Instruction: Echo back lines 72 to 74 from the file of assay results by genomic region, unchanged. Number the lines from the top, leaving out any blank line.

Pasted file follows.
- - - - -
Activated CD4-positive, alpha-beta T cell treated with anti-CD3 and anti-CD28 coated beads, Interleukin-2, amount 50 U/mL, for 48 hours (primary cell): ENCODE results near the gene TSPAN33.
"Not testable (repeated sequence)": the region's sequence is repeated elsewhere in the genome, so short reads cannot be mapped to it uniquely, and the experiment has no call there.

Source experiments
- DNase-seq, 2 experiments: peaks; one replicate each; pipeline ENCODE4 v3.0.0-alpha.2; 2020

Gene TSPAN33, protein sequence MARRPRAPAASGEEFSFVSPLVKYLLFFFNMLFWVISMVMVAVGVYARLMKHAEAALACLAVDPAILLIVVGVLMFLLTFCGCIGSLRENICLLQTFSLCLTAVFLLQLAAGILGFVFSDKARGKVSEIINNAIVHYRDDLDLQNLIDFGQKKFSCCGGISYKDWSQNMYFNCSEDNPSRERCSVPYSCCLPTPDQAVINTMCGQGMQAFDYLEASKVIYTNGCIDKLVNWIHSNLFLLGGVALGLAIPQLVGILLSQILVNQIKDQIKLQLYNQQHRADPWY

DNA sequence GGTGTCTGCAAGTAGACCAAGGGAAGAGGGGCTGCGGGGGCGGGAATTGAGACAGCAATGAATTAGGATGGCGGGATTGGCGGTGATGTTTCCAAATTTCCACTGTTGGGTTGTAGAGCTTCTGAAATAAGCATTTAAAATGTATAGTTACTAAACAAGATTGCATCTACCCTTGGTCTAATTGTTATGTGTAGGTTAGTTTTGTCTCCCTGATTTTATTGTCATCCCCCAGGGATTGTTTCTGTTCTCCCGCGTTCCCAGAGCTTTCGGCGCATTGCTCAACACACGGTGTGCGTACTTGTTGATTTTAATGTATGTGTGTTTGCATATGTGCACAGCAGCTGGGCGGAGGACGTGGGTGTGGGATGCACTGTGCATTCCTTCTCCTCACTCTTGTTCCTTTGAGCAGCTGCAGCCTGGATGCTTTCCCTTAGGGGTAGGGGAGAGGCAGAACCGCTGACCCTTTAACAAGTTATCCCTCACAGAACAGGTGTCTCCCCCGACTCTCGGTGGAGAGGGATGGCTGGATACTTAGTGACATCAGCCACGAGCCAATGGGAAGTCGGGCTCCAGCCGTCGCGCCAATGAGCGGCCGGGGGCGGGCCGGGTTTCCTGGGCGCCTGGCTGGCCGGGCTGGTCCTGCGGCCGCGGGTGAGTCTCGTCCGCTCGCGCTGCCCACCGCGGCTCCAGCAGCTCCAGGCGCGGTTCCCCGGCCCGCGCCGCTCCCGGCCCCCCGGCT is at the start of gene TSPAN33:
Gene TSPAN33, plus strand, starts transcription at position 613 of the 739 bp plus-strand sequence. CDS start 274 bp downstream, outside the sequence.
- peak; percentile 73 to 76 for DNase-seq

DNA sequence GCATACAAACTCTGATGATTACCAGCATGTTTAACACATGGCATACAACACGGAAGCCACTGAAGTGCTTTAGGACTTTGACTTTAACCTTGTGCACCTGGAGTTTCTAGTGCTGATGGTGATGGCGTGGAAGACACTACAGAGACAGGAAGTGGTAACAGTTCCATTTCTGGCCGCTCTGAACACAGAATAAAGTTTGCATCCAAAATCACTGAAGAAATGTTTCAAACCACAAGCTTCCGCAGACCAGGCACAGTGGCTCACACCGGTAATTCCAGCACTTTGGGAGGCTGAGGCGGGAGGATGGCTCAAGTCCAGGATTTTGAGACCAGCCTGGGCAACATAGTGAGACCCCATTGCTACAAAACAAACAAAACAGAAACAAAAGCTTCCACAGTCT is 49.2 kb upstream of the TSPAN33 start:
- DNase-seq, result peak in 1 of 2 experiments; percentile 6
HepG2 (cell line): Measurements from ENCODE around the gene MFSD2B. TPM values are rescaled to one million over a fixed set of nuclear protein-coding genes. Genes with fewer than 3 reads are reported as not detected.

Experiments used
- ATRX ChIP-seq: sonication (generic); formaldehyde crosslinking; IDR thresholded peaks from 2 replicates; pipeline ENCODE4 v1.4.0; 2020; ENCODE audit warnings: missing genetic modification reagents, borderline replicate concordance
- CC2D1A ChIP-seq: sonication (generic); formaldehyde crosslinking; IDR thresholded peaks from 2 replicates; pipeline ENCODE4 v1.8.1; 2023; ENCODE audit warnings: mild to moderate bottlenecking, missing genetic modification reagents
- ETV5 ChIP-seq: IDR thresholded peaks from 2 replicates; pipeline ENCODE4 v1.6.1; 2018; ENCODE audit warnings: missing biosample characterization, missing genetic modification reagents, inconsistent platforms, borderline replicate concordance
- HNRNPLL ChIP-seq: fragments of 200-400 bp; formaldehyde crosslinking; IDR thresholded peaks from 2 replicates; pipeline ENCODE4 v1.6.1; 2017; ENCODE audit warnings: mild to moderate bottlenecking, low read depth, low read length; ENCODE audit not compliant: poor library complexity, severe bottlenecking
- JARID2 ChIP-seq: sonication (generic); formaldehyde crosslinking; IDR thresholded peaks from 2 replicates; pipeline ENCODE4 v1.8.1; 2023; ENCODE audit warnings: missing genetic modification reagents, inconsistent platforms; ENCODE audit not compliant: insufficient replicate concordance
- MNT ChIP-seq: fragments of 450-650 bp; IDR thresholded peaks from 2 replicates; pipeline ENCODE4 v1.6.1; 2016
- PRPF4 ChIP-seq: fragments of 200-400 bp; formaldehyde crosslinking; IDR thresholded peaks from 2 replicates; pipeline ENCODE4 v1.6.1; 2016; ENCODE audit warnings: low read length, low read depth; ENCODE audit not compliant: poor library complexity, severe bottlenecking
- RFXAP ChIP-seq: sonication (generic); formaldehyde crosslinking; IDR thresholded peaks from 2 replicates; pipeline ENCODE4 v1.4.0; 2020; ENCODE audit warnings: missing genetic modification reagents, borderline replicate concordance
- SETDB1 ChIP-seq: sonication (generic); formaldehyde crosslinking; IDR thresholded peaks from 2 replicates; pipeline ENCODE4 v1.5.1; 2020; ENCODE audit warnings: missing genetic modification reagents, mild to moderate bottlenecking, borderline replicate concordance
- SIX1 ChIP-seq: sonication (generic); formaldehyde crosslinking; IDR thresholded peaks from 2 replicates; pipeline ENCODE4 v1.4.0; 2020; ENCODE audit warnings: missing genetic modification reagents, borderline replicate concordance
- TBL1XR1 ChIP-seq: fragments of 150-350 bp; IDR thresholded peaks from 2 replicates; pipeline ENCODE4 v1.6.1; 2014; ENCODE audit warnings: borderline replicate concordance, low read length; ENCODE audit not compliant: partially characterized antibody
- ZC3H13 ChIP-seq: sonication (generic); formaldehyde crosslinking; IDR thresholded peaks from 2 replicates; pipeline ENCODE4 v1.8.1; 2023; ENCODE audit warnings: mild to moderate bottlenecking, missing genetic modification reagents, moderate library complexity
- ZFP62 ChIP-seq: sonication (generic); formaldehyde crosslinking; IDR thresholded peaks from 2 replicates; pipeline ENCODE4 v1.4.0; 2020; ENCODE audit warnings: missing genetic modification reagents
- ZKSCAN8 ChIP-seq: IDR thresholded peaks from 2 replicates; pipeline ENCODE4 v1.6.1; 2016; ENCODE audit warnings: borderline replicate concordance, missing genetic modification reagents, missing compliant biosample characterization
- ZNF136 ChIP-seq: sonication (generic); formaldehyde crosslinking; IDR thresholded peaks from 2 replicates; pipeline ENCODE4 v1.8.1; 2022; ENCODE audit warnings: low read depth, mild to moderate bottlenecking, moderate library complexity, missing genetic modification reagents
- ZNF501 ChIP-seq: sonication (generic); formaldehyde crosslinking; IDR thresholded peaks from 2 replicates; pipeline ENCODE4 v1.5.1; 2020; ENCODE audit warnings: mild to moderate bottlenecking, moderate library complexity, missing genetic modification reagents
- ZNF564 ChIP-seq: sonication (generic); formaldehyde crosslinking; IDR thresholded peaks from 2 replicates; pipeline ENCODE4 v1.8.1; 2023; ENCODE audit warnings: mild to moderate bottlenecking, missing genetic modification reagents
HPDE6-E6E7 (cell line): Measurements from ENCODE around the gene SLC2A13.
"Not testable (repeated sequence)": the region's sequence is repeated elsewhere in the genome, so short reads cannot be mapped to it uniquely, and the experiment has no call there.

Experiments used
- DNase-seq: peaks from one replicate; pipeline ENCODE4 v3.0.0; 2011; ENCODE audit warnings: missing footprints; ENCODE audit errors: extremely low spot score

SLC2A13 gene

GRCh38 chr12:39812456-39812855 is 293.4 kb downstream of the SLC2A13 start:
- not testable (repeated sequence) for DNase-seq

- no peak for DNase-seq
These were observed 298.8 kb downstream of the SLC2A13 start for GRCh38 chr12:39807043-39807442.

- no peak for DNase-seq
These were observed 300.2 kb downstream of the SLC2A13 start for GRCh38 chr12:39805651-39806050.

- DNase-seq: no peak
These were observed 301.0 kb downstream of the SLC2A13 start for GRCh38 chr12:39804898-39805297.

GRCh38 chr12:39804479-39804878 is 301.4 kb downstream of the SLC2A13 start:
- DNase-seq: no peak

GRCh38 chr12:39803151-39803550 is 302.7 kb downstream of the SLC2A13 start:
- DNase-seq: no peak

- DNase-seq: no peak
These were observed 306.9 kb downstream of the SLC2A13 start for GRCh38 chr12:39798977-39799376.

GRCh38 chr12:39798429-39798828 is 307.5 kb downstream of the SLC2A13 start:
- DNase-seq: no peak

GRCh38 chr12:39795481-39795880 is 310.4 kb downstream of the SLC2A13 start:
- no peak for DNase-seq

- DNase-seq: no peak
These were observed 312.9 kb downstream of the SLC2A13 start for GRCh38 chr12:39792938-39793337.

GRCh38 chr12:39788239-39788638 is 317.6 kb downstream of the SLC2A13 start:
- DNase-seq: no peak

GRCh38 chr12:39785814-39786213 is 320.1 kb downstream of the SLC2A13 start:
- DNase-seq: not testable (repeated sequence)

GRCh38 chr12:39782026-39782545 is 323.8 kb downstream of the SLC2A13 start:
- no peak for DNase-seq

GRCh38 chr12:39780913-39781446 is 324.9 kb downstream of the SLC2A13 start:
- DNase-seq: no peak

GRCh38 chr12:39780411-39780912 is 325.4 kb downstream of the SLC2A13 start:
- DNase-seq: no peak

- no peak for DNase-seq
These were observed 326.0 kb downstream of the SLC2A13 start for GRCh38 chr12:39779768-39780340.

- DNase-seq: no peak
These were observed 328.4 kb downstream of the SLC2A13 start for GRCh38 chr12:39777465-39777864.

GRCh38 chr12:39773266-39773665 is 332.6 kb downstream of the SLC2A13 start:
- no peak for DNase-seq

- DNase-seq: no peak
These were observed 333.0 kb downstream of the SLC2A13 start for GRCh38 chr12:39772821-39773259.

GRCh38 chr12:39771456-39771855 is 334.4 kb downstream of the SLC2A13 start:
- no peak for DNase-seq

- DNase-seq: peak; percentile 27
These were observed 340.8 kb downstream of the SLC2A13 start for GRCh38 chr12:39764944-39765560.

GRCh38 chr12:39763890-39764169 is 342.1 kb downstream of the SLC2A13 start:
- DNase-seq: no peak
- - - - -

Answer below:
These were observed 333.0 kb downstream of the SLC2A13 start for GRCh38 chr12:39772821-39773259.

GRCh38 chr12:39771456-39771855 is 334.4 kb downstream of the SLC2A13 start:
- no peak for DNase-seq